Rob Galanakis’s post about Spotify’s DNA of Autonomy and Collaboration, which I’ve read only minutes ago, has compelled me to say something right here and now: He’s hit the nail on the head. His post is very brief and worth reading, so I won’t quote from it directly here, but he very clearly and correctly asserts that what has apparently made Spotify’s agile practices successful hasn’t been the practices themselves, but the organizational structure that values autonomy and collaboration.
Well, I’ll be damned: In so few well-chosen words, that’s exactly what I was digging at when writing all my lengthy historical posts about my Grouplet exploits at Google, without actually hitting my shovel directly against the treasure chest. We did some wild things that had a huge impact, but the point is, up until the last year or so that I was at Google, I felt there was much more of a sense that autonomy and collaboration was valued throughout the company, and the Grouplets thrived within that environment. I’ve been careful to assert that no one thing we did was a silver bullet, and might not even be slightly repeatable at other companies; and I’d hinted at the freedom we’d enjoyed at the time to experiment and find the best ways to persuade our fellow engineers—but it bears emphasizing, in light of Rob’s insight, that the most magical ingredient of all was the freedom to develop our own solutions to systemic engineering and cultural problems, and to do so in collaboration with our colleagues, without requiring managerial or executive approval for the most part.
I guess I only barely hinted at this in Leaving Google post. What a lost opportunity!
So the question becomes, what to do if you find yourself in a command-and-control organizational structure, where one enjoys less freedom to experiment and collaborate? It seems one’d have to find a way to break the chokehold of such a structure somehow before applying any other changes to the environment. Maybe those “in charge” are open-minded and willing to accept reasonable proposals to experiment, given sufficient evidence. Perhaps stories such as those from Spotify and from the Google Grouplets of yore might prove helpful in such an effort, by way of providing examples of the amazing things people can do to solve tough problems when just given the opportunity to try. Or, if such entreaties fall on deaf ears, you could try to influence at least your own small corner of the universe, flying under the radar, in the hopes that your ideas eventually catch on. Or, as a nuclear option, you could just quit, and either seek or create a more suitable environment for yourself somewhere else.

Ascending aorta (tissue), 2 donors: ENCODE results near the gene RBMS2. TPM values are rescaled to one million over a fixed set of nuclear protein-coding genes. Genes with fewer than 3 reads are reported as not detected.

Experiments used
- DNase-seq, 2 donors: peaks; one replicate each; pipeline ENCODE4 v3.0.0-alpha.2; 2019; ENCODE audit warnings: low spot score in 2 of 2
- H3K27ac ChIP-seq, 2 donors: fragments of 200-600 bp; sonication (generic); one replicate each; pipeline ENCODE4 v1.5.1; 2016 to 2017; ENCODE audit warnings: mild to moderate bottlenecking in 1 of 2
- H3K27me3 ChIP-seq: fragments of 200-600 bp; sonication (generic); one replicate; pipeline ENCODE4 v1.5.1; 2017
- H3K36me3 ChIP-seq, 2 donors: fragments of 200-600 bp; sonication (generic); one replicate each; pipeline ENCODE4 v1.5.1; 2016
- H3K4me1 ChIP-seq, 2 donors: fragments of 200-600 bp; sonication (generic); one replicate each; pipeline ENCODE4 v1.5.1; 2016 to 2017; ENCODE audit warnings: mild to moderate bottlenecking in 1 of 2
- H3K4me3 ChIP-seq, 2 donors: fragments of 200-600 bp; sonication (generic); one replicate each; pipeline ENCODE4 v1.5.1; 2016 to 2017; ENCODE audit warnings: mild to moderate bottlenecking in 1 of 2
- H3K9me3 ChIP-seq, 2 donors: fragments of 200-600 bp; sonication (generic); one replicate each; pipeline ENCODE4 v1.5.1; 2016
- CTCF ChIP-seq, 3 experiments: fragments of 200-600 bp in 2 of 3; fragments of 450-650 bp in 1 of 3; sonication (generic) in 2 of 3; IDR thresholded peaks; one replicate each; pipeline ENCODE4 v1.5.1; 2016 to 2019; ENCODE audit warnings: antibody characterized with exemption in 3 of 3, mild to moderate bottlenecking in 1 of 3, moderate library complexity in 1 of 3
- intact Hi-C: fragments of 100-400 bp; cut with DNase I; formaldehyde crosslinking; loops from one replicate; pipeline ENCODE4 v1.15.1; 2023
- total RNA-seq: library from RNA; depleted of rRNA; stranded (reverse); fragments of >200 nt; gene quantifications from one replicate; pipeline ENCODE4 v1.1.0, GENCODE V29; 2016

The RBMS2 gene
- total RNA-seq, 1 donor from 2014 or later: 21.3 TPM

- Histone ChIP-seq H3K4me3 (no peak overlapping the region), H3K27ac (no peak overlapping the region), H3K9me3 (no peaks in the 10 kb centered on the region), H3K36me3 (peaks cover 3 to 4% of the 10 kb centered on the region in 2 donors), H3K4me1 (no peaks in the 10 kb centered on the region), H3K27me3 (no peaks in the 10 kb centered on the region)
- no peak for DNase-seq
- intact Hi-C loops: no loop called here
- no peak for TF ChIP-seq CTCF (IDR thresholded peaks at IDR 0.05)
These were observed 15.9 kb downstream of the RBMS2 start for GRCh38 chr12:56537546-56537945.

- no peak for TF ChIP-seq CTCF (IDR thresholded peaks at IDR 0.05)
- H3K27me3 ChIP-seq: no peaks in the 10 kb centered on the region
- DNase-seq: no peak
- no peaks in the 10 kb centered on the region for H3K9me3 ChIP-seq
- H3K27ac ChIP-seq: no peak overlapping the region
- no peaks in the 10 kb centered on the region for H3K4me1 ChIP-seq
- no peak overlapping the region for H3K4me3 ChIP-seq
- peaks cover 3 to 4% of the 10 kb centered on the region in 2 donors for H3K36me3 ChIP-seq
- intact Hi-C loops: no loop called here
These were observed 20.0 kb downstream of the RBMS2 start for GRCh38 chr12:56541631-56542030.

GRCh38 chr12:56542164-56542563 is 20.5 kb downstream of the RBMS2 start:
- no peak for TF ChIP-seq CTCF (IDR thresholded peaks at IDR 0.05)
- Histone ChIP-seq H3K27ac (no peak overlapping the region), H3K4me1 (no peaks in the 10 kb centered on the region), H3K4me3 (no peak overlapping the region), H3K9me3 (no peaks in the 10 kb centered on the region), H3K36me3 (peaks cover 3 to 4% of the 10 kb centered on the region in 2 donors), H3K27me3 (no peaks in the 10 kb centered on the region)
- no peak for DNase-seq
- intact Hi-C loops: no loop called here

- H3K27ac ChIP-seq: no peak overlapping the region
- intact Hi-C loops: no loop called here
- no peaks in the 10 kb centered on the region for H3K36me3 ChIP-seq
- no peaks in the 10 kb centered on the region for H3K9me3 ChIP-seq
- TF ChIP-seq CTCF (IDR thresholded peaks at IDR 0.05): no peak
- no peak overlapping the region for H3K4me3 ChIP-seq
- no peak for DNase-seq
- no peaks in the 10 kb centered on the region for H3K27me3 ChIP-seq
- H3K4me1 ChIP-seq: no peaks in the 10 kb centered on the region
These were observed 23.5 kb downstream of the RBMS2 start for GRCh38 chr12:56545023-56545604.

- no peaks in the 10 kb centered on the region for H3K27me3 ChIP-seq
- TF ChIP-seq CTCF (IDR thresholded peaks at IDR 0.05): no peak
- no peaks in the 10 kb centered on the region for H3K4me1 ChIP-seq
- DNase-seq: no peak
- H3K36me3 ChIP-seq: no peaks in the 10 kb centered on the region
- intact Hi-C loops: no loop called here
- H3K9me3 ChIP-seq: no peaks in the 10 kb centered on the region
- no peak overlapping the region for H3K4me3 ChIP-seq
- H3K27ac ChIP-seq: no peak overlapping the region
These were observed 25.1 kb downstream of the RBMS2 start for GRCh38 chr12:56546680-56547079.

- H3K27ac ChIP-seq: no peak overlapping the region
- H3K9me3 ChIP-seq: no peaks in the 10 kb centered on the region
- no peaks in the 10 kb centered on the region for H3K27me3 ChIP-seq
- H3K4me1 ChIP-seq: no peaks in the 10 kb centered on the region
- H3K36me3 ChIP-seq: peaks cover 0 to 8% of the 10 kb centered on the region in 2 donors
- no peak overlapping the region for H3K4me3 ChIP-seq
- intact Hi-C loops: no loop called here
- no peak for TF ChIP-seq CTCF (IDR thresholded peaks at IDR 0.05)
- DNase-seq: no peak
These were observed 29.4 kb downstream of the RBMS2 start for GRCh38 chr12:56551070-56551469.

Or you could accept things as they are. Though I understand people have different backgrounds and situations and skills and responsibilities and yada yada blah blah woof woof, ultimately acceptance of and submission to the status quo is a choice. If you can live with that choice, I guess there’s no shame in that, and lot of security. But change—substantial, lasting, meaningful change—involves risk. There’s no way around that.